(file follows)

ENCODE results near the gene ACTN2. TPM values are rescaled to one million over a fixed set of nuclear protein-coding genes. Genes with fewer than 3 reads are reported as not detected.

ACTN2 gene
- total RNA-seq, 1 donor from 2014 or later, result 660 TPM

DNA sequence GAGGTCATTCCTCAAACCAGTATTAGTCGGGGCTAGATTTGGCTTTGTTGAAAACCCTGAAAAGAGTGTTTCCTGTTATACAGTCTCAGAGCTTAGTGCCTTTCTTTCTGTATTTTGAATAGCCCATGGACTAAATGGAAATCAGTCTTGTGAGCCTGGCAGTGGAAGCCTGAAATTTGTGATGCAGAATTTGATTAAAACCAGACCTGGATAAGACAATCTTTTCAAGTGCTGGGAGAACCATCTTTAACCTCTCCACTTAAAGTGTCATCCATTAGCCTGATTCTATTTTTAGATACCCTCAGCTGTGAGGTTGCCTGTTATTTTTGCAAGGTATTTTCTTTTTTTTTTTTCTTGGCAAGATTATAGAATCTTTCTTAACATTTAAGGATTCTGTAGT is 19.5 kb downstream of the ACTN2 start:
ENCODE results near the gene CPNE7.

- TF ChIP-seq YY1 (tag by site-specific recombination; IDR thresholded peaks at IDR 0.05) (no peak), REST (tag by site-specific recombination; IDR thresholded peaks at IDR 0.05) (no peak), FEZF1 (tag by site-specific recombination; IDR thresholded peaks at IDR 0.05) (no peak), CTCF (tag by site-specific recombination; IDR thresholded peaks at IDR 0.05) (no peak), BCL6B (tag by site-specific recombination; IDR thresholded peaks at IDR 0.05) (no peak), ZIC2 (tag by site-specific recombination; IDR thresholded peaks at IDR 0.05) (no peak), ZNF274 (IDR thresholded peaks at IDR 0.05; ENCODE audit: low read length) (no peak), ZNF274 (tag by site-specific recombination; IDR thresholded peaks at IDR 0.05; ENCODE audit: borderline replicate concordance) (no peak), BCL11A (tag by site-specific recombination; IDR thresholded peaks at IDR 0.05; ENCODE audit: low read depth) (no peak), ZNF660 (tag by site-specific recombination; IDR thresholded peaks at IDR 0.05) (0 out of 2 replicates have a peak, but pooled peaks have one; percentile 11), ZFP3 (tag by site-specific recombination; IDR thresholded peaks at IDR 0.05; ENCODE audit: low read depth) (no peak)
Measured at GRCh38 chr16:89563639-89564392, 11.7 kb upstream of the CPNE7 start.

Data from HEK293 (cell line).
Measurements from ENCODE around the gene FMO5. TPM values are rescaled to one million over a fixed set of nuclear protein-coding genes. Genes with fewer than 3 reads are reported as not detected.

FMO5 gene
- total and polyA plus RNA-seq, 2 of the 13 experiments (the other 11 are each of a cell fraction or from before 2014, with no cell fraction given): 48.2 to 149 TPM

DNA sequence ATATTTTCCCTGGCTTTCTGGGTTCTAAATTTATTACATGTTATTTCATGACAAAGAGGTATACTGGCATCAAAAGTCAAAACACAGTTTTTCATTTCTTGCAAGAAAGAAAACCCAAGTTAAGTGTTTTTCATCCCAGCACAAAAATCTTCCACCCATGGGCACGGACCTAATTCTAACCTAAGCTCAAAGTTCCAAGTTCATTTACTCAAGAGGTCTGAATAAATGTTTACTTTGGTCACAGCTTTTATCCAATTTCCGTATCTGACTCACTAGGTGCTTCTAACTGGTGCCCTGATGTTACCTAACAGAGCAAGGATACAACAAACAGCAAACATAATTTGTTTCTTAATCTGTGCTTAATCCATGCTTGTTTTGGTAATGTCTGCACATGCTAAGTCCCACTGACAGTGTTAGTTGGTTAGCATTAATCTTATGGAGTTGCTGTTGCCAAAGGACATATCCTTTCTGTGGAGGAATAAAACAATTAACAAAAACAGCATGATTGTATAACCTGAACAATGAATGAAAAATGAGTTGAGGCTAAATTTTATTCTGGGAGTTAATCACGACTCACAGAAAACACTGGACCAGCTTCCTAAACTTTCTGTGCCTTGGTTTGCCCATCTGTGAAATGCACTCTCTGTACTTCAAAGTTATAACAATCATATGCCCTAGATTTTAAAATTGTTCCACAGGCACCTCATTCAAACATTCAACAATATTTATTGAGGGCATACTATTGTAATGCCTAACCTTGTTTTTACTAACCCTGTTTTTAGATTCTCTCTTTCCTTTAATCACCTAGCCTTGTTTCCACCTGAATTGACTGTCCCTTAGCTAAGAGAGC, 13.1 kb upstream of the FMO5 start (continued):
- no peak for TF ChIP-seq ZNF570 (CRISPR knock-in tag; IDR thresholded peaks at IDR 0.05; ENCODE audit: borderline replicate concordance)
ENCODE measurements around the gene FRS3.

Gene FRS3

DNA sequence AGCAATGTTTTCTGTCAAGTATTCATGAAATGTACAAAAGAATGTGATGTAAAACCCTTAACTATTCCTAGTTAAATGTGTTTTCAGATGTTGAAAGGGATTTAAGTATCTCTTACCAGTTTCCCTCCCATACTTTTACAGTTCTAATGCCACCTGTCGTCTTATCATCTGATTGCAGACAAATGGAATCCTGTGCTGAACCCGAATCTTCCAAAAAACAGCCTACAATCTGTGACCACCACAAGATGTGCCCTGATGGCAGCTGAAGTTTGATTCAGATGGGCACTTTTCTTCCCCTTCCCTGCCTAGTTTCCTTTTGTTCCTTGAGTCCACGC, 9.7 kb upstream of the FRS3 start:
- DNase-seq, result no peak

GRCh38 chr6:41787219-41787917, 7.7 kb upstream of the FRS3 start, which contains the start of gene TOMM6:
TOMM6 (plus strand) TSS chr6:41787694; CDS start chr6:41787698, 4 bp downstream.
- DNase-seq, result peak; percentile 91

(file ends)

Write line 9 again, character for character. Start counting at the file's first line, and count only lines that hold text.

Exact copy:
Measurements from ENCODE around the gene FMO5. TPM values are rescaled to one million over a fixed set of nuclear protein-coding genes. Genes with fewer than 3 reads are reported as not detected.